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Monday, August 31, 2015

Thematic Wall Decorations- America

With each weekly unit, I try to have pictures or posters on the wall which help to introduce our topics and remind the children of important things we learned during the week.  This set of pictures will be hung up during our "A is for America" week the spring.

Saturday, August 29, 2015

Summer Theme: John Deere

We had a birthday this week.  Skimmer turned 3!
This was the cake my mom and sister made for him.  It was a train with 4 sections, which stretched out about four feet.  It was pretty amazing.

As part of Skimmer's birthday celebration, I asked him what theme he would like to do for Mommy School this week.  I suggested train, since that was his birthday party theme.  He insisted on John Deere.  Trains would have been easier- we have a lot of trains in the house.  Instead, I "followed the child" and did a tractor theme.

This is how Skimmer spent most of the week- outside in the dirt with his new John Deere tractor.  He's come in covered in dirt every day this week.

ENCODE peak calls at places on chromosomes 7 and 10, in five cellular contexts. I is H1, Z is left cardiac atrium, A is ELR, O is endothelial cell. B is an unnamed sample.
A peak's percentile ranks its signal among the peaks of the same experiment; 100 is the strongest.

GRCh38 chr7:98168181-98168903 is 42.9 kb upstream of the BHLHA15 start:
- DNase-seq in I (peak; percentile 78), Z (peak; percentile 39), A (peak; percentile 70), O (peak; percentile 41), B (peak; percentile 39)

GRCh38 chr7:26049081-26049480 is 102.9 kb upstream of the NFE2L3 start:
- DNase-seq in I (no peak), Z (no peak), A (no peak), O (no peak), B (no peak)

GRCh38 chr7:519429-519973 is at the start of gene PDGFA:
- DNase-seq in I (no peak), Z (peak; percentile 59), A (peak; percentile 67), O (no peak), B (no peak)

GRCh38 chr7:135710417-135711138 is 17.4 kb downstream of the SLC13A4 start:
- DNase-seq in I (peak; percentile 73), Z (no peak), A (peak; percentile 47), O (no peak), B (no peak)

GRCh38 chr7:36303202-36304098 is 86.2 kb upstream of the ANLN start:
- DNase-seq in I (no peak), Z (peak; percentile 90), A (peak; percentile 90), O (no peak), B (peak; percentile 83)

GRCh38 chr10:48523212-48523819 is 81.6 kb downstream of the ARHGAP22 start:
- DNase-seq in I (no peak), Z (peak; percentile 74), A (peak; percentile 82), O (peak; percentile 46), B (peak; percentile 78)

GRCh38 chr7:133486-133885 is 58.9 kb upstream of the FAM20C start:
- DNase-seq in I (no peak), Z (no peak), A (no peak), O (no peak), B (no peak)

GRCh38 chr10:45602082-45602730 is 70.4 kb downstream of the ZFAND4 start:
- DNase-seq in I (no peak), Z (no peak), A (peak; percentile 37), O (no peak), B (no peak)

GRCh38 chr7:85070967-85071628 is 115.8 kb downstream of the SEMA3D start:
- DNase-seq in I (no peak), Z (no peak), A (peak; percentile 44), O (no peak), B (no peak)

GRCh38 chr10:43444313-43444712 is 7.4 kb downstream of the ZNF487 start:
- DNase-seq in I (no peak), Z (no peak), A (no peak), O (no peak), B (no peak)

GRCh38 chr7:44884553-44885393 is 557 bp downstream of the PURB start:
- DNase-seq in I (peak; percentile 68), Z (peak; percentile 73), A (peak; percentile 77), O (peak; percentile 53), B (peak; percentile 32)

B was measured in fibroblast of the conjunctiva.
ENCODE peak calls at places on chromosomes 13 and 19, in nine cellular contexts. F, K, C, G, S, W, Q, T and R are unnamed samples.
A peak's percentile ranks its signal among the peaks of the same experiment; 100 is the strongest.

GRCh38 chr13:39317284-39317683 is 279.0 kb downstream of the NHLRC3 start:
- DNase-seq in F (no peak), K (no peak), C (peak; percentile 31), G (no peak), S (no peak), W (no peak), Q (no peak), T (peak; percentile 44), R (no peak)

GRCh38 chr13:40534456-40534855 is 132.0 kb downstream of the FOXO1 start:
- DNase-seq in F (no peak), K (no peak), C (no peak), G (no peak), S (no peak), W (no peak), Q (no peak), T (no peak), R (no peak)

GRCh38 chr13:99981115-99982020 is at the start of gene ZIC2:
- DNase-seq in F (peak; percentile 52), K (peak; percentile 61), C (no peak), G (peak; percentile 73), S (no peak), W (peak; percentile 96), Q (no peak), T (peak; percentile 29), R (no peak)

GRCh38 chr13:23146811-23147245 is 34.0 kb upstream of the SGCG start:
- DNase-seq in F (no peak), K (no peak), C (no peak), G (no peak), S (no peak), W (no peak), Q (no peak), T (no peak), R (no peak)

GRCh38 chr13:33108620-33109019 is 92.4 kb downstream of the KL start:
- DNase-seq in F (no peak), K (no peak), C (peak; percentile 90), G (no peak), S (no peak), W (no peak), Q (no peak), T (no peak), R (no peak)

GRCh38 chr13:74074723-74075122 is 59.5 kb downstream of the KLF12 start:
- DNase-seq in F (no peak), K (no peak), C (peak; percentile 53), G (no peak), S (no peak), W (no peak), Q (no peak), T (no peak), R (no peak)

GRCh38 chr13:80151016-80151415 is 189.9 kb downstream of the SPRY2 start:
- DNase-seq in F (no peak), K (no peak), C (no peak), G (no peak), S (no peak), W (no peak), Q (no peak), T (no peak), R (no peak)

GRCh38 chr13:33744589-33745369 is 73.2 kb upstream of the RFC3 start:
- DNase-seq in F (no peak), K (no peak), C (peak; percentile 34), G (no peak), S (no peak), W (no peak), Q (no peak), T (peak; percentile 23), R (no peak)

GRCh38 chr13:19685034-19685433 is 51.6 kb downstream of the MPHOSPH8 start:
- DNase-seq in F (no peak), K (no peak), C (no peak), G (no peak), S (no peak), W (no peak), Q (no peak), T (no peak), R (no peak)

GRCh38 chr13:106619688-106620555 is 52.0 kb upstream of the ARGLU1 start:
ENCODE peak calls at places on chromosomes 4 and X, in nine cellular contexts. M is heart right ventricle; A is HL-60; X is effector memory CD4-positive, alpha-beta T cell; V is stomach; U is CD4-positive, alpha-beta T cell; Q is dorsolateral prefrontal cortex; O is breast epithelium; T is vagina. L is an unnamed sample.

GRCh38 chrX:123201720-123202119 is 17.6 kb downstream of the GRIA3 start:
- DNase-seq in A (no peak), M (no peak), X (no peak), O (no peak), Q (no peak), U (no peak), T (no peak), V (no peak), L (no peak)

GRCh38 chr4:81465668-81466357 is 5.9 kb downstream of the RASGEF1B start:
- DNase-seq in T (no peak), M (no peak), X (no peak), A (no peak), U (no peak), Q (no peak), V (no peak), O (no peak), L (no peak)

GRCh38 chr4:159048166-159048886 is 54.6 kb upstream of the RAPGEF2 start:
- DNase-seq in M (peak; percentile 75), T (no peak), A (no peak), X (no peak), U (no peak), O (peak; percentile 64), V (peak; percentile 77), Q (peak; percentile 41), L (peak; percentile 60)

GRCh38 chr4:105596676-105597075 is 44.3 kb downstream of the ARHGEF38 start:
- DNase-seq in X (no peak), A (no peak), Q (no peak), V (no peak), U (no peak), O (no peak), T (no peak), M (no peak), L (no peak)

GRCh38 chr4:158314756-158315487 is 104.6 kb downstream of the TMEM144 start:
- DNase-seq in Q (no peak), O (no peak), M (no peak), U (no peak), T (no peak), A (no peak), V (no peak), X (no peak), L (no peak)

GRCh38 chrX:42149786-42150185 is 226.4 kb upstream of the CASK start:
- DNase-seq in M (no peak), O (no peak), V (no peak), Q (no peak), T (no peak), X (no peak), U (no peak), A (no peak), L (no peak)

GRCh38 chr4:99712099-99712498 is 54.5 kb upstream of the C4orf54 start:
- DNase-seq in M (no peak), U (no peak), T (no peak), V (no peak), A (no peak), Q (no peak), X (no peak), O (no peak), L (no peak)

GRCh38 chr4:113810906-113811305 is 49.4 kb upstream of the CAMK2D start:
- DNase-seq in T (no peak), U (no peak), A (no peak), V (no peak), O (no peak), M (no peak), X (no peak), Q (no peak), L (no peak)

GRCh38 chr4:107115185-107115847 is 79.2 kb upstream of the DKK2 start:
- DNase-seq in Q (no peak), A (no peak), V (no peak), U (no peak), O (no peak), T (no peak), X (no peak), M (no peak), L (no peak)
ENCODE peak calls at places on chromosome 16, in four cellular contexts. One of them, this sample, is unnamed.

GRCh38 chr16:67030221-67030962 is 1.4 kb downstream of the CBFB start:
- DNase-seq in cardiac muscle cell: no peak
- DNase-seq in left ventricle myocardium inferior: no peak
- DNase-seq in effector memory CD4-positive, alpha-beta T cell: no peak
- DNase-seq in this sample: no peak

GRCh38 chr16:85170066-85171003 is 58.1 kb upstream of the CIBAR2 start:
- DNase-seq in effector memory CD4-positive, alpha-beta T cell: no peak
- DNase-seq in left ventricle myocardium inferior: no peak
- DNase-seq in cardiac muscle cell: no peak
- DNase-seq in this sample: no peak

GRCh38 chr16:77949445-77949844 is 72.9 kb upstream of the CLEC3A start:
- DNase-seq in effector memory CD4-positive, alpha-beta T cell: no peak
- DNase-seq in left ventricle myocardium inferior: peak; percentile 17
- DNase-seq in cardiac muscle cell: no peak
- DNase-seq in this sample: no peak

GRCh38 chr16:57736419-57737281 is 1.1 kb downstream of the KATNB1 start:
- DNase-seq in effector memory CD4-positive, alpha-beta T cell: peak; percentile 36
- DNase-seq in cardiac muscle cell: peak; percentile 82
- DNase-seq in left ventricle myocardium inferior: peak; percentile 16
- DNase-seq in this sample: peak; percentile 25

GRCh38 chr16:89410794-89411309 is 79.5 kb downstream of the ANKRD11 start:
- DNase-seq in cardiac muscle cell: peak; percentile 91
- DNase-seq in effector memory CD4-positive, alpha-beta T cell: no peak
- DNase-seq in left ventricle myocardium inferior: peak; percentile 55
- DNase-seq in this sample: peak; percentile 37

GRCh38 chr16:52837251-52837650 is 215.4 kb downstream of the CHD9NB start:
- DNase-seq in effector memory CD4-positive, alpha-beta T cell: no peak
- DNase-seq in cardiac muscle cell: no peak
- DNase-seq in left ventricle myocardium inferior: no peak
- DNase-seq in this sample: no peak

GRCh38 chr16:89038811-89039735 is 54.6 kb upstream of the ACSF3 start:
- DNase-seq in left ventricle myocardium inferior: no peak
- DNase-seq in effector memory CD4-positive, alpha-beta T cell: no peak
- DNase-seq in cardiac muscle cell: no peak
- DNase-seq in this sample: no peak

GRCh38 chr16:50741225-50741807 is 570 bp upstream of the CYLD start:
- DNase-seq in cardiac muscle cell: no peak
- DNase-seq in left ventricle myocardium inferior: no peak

The problem with a "John Deere" theme is that we don't have any tractor toys (except for the big one in the other picture).  The kids were asking for a sensory bin so I gave them this one with green rice "grass" and a few bugs from the Safari toob.  They didn't care it didn't have any tractors in it.

The inspiration for this sensory bin came from remembering my granddad's coffee breath.  He was a farmer.  I used instant coffee, a dropper, and a few bugs.

Books: Fantastic Farm Machines
            Johnnie Tractor Saves the Parade
            Farm Machines
            I Drive a Tractor
            One Tractor: A Counting Book
            Following the Tractor
            Tractor Day

Other ideas: mud painting
                    tractor washing
                    tractor coloring page
                    construction paper tractor picture
                    tractor kindergarten pack

Friday, August 28, 2015

Science Notebook Printable- Milk Tasting

One of the activities in Dragonfly's Science Notebook and Skimmer's Scribble Notebook this year will be a "milk taste test."  The simplest way to alter the milk is with different flavorings.  I plan to make chocolate, strawberry, and plain for our test.  After the kids have tasted all three of them, they will record their favorite in their notebooks.  I made a simple worksheet for them to fill out that outlines these steps.